Monthly Archives: April 2010

A hypercalvinist describes Reformed teaching on baptism

Interestingly, many who left the Reformed Church under Dr. K. Schilder were of the Secession of 1834 and, therefore, leaned toward the common grace of the offer, the same idea appeared among the people of the Liberated Church. It took, however, a slightly different form. It was connected with the sacrament of baptism instead of the preaching. The Liberated, therefore, instead of speaking of a general offer in the preaching, spoke of a general promise to all baptized children in the sacrament of baptism. Instead of the common grace that comes through the preaching, the Liberated speak of a common grace that comes through baptism. Instead of emphasizing the grace of the offer that enables a man to choose for or against the gospel, the Liberated speak of a grace that comes through baptism enabling all baptized children to accept or reject the promise. And so, both the gracious offer of the gospel and the gracious promise of the covenant are conditional, so that both depend upon the fulfillment of the condition of faith in order to have salvation realized fully.

via “Common Grace Considered”: Dr. Abraham Kuyper’s common grace (12).

Of course, it is simply wrong to claim that this baptismal grace provides the ability to accept or reject the promise.  The moral ability to truly trust in Christ is a gift of special grace given unconditionally to those chosen to inherit everlasting life.

See also:

A basic hypercalvinist fallacy

Heinrich Bullinger on unconditional grace and conditional inheritance

Law and Gospel is not conditional and unconditional

Martin Bucer on trusting the way the Bible speaks of the Sacraments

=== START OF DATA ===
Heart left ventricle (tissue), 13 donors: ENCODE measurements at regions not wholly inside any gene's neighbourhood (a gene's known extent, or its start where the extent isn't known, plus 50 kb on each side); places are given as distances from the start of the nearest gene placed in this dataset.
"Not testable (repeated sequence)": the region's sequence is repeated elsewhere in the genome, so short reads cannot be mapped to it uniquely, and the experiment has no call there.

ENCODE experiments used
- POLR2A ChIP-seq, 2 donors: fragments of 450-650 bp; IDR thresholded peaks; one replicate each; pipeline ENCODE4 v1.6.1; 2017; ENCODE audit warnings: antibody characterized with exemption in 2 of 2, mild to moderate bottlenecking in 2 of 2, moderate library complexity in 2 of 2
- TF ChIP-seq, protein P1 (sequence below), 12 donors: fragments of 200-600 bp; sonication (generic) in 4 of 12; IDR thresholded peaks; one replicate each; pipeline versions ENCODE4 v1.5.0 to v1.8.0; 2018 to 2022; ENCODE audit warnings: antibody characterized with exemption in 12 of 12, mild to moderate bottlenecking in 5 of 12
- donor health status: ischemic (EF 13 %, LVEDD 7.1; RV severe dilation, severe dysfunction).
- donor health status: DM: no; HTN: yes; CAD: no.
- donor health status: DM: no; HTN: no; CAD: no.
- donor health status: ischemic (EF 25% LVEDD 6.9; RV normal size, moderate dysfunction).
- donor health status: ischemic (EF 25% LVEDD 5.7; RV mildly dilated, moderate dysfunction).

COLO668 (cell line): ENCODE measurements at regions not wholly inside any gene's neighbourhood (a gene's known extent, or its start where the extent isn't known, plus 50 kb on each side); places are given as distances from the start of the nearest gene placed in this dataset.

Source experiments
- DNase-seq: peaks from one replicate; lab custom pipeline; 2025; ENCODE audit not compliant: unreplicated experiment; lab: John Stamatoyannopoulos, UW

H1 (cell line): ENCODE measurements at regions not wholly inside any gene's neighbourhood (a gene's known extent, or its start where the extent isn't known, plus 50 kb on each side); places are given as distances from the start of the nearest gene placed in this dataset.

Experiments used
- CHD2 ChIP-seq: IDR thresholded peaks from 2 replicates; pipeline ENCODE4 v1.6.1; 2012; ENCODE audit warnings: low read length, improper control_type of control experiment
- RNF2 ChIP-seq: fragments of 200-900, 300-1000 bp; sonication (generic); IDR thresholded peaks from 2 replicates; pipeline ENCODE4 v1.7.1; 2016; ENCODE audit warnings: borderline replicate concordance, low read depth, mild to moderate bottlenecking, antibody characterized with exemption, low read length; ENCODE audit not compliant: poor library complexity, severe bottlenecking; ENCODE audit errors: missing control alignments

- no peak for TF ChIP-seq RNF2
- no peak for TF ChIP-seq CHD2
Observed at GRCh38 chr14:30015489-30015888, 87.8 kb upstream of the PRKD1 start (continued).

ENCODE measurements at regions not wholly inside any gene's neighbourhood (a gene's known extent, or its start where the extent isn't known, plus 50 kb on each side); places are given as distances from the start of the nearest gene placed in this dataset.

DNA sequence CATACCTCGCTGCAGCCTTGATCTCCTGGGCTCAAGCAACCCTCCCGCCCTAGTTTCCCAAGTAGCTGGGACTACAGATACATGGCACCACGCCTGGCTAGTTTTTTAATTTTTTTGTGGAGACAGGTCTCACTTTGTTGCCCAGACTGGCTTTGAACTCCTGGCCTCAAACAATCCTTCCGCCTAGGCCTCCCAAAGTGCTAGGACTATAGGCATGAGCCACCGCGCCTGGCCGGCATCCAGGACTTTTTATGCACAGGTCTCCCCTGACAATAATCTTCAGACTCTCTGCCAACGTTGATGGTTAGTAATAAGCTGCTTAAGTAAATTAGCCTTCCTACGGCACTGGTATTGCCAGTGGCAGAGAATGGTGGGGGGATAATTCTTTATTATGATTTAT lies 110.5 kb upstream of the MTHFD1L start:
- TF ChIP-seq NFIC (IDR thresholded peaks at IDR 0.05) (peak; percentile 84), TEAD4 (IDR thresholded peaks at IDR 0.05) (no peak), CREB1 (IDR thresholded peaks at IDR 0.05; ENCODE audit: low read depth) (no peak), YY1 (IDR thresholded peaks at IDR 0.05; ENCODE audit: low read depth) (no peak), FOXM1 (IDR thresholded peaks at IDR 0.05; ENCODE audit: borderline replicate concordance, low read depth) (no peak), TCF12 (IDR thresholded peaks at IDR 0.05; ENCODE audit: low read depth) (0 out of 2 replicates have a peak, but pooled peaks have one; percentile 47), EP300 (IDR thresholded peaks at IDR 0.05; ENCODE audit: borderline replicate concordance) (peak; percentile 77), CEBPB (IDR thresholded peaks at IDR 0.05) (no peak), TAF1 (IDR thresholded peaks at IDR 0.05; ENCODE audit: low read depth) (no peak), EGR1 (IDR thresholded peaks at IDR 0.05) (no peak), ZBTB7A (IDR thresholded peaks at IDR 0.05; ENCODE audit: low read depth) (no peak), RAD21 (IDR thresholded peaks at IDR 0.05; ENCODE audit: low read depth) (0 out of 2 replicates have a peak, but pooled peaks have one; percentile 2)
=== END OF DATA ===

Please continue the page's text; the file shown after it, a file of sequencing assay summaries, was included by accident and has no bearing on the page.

Christ truly washes from their sins and regenerates those upon whom the Church bestows baptism, which is in fact the laver of regeneration…

Since we ought to speak of the Word and Sacraments as the Lord has commended them to his Church, and wishes them to be used, I some time since acknowledged, and reassert, that it is rightly said of the Word and Sacraments, when we speak simply of them, that they are the administration of salvation, channels, vehicles, and instruments of the Spirit and grace…

We shall then speak most fully, clearly, and certainly concerning these points of faith, when we speak according to the rule and form of the Scriptures. Now therein the Lord clearly says, that his Gospel is his power for salvation to every one that believes, that baptism is the laver of regeneration, that the eucharist is the communication of his body and blood, that his ministers bind and loose, retains sins and remit them; why therefore should not we also speak thus?

…by baptism we are said to be loosed and washed from our sins, because by baptism, through the power of Christ and the ministry of the Church, we receive pardon and cleansing…”

Source: The Doctrine of the Church of England as to the Effects of Baptism in the Case of Infants by William Goode

(see my discussion here)

John 16.21

When a woman is giving birth, she has sorrow because her hour has come, but when she has delivered the baby, she no longer remembers the anguish, for joy that a human being has been born into the world.